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Whole Milk or Skim, Which is Better? : Milk 101 Series Part 3/4

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I remember the first day I bought whole milk.

Raised on a combination of 2% and skim, I had never tried the whole stuff. And during the seemingly obligatory "almond-milk only" phase of my personal nutrition education {I will never use the phrase 'nutrition journey' here...*shudder*}, I ditched dairy altogether, favoring instead the myriad of plant-based "milks" out of pure curiosity. But, as more studies emerged on its benefits {more on those later}, I became curious about whole milk. One day I biked to the store and picked up a local brand of whole milk after {much} internal deliberation. There was still a fat-phobic part of my brain that swore that as soon as the milk touched my lips I would gain 20 pounds. {Woof, those fat-based fears ran deep back then.} 

So I tried it and... I liked it. {And, in case you were wondering, I did not gain those feared 20 pounds.} Now, this would be the point in another blog where the author would go on about how drinking that first sip of whole milk changed their life. But that is not this blog. Whole milk did not change my life, but it did make me wonder why whole milk has a negative stigma and whether that stigma is, in fact, warranted. Let's chat about that, shall we?

Nutrition Breakdown: Whole Milk vs. Skim Milk

In the American supermarket, when one buys milk one is confronted with a selection ranging from skim to 1%, 2%, and whole milk {or vitamin D milk}. The difference between them, as I am sure you can guess, is the percentage of milk-fat remaining in the final product. With a few exceptions discussed below, other than fat content {which influences total calorie content}, all cow's milk is, by and large, the same. {For a more thorough discussion on what's so great about cow's milk click here}.

And yet, recent studies have revealed some possibly beneficial properties specific to whole milk. It follows then that there is something special about milk-fat that we cannot quite put our finger on...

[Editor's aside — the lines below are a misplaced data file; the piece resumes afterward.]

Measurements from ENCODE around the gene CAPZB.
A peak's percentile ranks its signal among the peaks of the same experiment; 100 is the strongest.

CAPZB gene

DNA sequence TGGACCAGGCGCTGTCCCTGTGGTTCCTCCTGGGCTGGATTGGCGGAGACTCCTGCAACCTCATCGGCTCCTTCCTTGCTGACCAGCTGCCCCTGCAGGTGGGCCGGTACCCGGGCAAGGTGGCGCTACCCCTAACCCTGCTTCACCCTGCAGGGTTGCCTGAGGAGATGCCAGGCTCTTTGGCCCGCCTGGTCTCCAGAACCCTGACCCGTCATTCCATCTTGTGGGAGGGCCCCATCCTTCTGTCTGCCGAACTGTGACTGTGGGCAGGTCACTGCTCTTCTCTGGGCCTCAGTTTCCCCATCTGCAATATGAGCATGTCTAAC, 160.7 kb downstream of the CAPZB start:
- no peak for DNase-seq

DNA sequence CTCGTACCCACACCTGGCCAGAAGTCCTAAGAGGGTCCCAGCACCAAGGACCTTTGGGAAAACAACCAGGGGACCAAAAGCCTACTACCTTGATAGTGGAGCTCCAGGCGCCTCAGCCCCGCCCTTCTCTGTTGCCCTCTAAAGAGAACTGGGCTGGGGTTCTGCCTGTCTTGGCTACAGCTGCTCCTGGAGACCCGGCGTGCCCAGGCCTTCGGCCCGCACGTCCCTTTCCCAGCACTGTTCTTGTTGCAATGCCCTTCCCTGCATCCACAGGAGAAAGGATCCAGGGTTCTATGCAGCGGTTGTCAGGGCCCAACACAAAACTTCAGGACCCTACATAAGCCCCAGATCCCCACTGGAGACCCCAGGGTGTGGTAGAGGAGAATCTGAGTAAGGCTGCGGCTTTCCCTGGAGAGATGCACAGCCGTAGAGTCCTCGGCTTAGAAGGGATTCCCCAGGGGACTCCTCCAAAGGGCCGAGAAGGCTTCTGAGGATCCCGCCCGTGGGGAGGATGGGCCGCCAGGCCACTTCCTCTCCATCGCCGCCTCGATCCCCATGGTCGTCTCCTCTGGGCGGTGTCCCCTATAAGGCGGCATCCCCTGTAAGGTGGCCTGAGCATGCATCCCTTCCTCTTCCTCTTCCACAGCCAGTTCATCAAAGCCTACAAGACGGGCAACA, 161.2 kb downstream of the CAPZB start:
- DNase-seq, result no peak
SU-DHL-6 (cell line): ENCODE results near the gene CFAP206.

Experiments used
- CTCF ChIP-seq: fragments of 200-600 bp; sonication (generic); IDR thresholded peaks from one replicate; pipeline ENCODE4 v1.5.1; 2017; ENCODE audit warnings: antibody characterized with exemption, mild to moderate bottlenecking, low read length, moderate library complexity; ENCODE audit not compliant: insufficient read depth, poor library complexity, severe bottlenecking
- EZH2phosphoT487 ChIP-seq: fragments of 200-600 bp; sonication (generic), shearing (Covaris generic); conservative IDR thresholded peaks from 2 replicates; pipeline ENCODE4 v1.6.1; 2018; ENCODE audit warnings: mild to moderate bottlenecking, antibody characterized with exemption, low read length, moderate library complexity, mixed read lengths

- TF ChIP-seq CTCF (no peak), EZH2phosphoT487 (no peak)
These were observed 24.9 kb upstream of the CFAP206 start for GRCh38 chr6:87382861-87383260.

What the research says about whole milk...

Studies have found that drinking whole milk is associated with:

Additionally, whole milk is higher in omega-3 fatty acids {especially in organic whole milk, read about that again here}, the anti-inflammatory fat that reduces the risk for heart disease. 

What's behind all those benefits?

This is where reading the research can lead you down a rabbit-hole {which I encourage all of you to do if you have the time!} because the truth is, we still do not know for sure. But, for the sake of keeping this brief and to-the-point, here are some of the big hypotheses out there. {You will find that I have linked out to all the studies I could find when researching this post - peruse at your leisure!}

Hypothesis #1: The Saturated Fats in Milk-Fat are Beneficial

I trust that we are all familiar with the song and dance about saturated fat and how it is awful for us and we need to cut it out completely?'s the thing: within the category of saturated fats, there are a bunch of different kinds of saturated fats. And saying that all of these kinds of saturated fats behave the same is like saying that Cheerios and generic toasty-O's taste the same. Sure, they share a similar shape and concept, but they taste {or behave, in saturated fats case} totally different. Research is revealing that the saturated fats in milk-fat have something about them that may lower the risk for cardiovascular disease.

Hypothesis #2: Conjugated Linoleic Acid (CLA), a Type of Trans-fat Found in Milk-fat, is Beneficial

If reading that made you want to throw your hands up in confusion and despair, you are definitely not alone. So yeah... turns out trans-fats, known as the Demogorgon of nutrition for years, can occur both naturally and be produced via industrial means. And, you guessed it, it naturally occurs in milk-fat as conjugated linoleic acid (CLA). Like the saturated fats found in milk-fat, CLAs have also been found to reduce the risk for heart disease and may even help to depress cancer growth

The Takeaway: Whole Milk or Skim?

I would say the answer to this question depends on your goals. The only real benefit of skim milk over whole is its calorie count - so if counting calories means a lot to you right now, maybe stick with the skim. 

BUT we are finding out that there is more to weight loss than calorie counts alone and consuming whole foods closest to their natural state could be the best way to better our health. Give whole milk a try next time you are purchasing milk. If you are a little wary, purchase only a pint or a quart to test it out. What do you do with it? Personally, I use whole milk for making the creamiest scrambled eggs and as a creamer for my morning coffee. But it's up to you!

If you missed a post in this Milk 101 Series, check them out below! Also stay tuned for next week's final addition to the series: A discussion on choosing the best plant-based milk!